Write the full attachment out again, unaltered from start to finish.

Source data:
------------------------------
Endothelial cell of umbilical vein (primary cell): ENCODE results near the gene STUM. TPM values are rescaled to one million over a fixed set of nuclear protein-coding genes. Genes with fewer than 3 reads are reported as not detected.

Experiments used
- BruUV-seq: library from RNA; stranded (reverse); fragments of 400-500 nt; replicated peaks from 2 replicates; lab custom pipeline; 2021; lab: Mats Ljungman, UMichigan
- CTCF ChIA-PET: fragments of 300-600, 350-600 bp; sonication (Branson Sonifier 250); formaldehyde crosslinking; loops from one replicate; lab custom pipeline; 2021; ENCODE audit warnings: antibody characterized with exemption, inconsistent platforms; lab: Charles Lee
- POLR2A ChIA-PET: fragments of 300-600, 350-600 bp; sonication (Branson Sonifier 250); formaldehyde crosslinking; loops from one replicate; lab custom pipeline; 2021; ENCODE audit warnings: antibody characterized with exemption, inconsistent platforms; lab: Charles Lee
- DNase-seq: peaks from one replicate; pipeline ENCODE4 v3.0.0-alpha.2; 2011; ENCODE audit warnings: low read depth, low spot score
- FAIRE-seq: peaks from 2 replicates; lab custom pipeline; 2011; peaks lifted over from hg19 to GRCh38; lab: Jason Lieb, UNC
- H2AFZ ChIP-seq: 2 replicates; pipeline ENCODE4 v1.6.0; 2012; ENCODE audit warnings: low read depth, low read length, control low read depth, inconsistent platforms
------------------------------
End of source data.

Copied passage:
Endothelial cell of umbilical vein (primary cell): ENCODE results near the gene STUM. TPM values are rescaled to one million over a fixed set of nuclear protein-coding genes. Genes with fewer than 3 reads are reported as not detected.

Experiments used
- BruUV-seq: library from RNA; stranded (reverse); fragments of 400-500 nt; replicated peaks from 2 replicates; lab custom pipeline; 2021; lab: Mats Ljungman, UMichigan
- CTCF ChIA-PET: fragments of 300-600, 350-600 bp; sonication (Branson Sonifier 250); formaldehyde crosslinking; loops from one replicate; lab custom pipeline; 2021; ENCODE audit warnings: antibody characterized with exemption, inconsistent platforms; lab: Charles Lee
- POLR2A ChIA-PET: fragments of 300-600, 350-600 bp; sonication (Branson Sonifier 250); formaldehyde crosslinking; loops from one replicate; lab custom pipeline; 2021; ENCODE audit warnings: antibody characterized with exemption, inconsistent platforms; lab: Charles Lee
- DNase-seq: peaks from one replicate; pipeline ENCODE4 v3.0.0-alpha.2; 2011; ENCODE audit warnings: low read depth, low spot score
- FAIRE-seq: peaks from 2 replicates; lab custom pipeline; 2011; peaks lifted over from hg19 to GRCh38; lab: Jason Lieb, UNC
- H2AFZ ChIP-seq: 2 replicates; pipeline ENCODE4 v1.6.0; 2012; ENCODE audit warnings: low read depth, low read length, control low read depth, inconsistent platforms